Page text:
How to create a writing routine

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This is my very first post and I thought I would start with something that’s relevant to just about every writer. How to establish—and stick to—a writing routine.

People can have romantic ideals about writing. While your first draft of your first novel might be inspired and flow from you easily like water in spring down a stream because you haven’t yet let the critical editor in you take over, much of writing comes down to discipline, commitment and hard work. That’s perfectly normal so instead of blaming yourself for not being one of those naturally ‘inspired’ people, build a writing routine and see what happens. What have you got to lose?

  1. No more excuses
    Writing is like exercise. You can always find reasons not to do it whether it’s because you’re tired or a family member is ill or you’re working long hours in your day job. Writing can be hard at the best of times, but in the end it’s your choice. You either write or you don’t. What if you wrote for even fifteen minutes a day, or thirty? Bit by bit you would end up with a lot more on the page than if you waited for the perfect time. As they say, writing is showing up on the page and it requires bum glue.
  1. Be realistic
    Don’t set yourself up for failure by telling yourself you’re going to write for two hours every day when realistically this isn’t going to happen. Set achievable goals. That way when you reach them you’ll feel good about yourself and will continue to meet even build on them. Some people say you should write every day but I believe what works for one person might not work for another. Get to know your writing self and act accordingly.
  1. Define your goals
    Work out what kind of writer you are to determine the best goal for you. It might be to write for one hour five days a week or three hours two days a week. Others like to set a word goal. Alternatively, you might like to work out how many words your book is going to be, what your deadline is and work back from there. Whatever you decide, stick to it as best you can. You can always build on success by pushing yourself a bit harder. You might be pleasantly surprised by what you can achieve.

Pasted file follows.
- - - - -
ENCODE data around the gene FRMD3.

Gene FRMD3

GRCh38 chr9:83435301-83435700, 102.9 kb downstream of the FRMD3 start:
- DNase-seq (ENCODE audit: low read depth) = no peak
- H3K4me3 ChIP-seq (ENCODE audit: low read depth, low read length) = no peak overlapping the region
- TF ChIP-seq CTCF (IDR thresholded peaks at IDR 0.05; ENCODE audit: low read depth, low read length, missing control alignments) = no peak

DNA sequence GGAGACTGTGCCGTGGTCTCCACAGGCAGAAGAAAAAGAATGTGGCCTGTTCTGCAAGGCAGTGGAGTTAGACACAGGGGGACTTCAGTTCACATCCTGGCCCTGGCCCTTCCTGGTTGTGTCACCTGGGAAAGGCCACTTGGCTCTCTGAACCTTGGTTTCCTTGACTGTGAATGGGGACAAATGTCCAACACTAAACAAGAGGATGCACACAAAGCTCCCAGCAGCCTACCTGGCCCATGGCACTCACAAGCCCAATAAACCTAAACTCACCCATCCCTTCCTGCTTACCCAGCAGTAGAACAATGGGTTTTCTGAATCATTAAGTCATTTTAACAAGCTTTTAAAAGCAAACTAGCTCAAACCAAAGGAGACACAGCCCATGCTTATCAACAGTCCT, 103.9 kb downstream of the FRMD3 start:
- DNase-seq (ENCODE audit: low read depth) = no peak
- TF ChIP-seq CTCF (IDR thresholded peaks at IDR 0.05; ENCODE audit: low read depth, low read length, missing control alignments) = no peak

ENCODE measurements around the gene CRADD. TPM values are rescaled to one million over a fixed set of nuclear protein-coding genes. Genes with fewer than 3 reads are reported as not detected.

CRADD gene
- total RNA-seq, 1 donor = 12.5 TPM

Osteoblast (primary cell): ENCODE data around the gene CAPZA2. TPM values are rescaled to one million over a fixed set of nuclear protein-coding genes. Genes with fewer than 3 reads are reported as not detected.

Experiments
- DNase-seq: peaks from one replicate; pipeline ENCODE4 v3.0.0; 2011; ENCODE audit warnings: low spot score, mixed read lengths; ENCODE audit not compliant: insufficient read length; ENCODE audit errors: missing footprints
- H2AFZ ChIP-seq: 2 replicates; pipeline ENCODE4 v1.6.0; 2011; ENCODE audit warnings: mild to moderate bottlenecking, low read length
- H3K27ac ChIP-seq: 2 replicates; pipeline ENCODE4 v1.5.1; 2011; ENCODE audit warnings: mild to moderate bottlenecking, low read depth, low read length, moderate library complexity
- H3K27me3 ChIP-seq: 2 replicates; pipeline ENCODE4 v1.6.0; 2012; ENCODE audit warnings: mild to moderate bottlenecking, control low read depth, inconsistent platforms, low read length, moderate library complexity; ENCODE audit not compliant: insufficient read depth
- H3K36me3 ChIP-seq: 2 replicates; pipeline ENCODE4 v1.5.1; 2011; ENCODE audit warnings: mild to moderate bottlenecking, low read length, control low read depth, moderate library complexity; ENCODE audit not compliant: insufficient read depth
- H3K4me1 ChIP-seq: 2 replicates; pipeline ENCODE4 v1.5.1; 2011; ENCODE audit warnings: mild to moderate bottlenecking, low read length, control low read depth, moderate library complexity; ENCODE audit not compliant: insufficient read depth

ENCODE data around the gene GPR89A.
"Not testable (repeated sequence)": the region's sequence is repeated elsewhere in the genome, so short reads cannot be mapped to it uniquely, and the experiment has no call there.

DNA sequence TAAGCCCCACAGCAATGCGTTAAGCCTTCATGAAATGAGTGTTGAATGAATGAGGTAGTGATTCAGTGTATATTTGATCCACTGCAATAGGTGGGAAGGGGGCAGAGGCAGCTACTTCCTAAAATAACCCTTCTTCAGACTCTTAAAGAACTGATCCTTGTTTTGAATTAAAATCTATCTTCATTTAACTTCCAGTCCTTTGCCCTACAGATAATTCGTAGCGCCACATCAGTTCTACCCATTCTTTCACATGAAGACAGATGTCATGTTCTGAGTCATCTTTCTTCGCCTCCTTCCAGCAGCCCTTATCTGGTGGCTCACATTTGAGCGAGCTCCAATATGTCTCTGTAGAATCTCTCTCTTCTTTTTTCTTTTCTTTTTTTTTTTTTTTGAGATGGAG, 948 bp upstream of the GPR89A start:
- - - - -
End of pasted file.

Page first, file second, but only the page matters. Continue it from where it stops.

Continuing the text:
1. 21 days to develop a habit
    It takes 21 days to create a habit. When something becomes a habit, you’re more likely to stick to it because you don’t have to think about it.These days I go to a café to write two to three times a week, which is non-negotiable. Whether I’m in the mood or not I walk to a café, sit down, get my computer out and write non stop for two hours. This particularly helps me on a Monday when I need to get back into the writing mode after the weekend. It isn’t a cheap way to write, but I forgo other things because it works best for me. Other places you might try are a public library, a park or even a mall. On non-café days I write at home, sometimes not as successfully because I get more easily distracted or interrupted there, but again whether I feel inspired or not, I just do it. What comes can be surprisingly good or disconnected rubbish. Either way, it’s something to build on.What might work for you? Half an hour early in the morning or at night when everyone’s in bed, two hours each Saturday and Sunday when you can find some clear space? Decide and do it.
  1. Diarise your writing time
    Schedule
    your writing time in your diary and treat it as seriously as you would an outside appointment. Yes you can always ignore it, but just as you wouldn’t like to let someone else down, why would you let yourself down? How important is your writing to you, really?
  1. Get into the zone
    Find ways back into your writing each session. Some people meditate or do yoga breathing, others go to a particular physical place like a desk or room, some free write for ten minutes or two pages because they find that stream of consciousness gets their creativity flowing. Again, create routine. Write it down so you don’t forget it and put it somehwere you can see it as a constant reminder.
  1. Unplug, of course!
    Turn off 
    your phone/email. You can warn people beforehand in case they might want to contact you. If that’s not possible, there are all sorts of apps and buttons you can use to allow only specific calls or emails. This is your time, use it well.
  1. Forgive yourself for not being perfect
    Some days your routine might not work. If that’s the case, don’t beat yourself up. Be constructive instead. Try to identify out what went wrong so you can remedy it. Did you get out of your routine, did you go to bed too late, did you eat the wrong food, have you had a long break from writing?Also remember that sometimes thinking about writing is writing. Perhaps your brain is working through a structural challenge or character problem. If you feel blocked, it often means something is wrong with what you’ve written. Work out what it is and fix it so your writing flows again.

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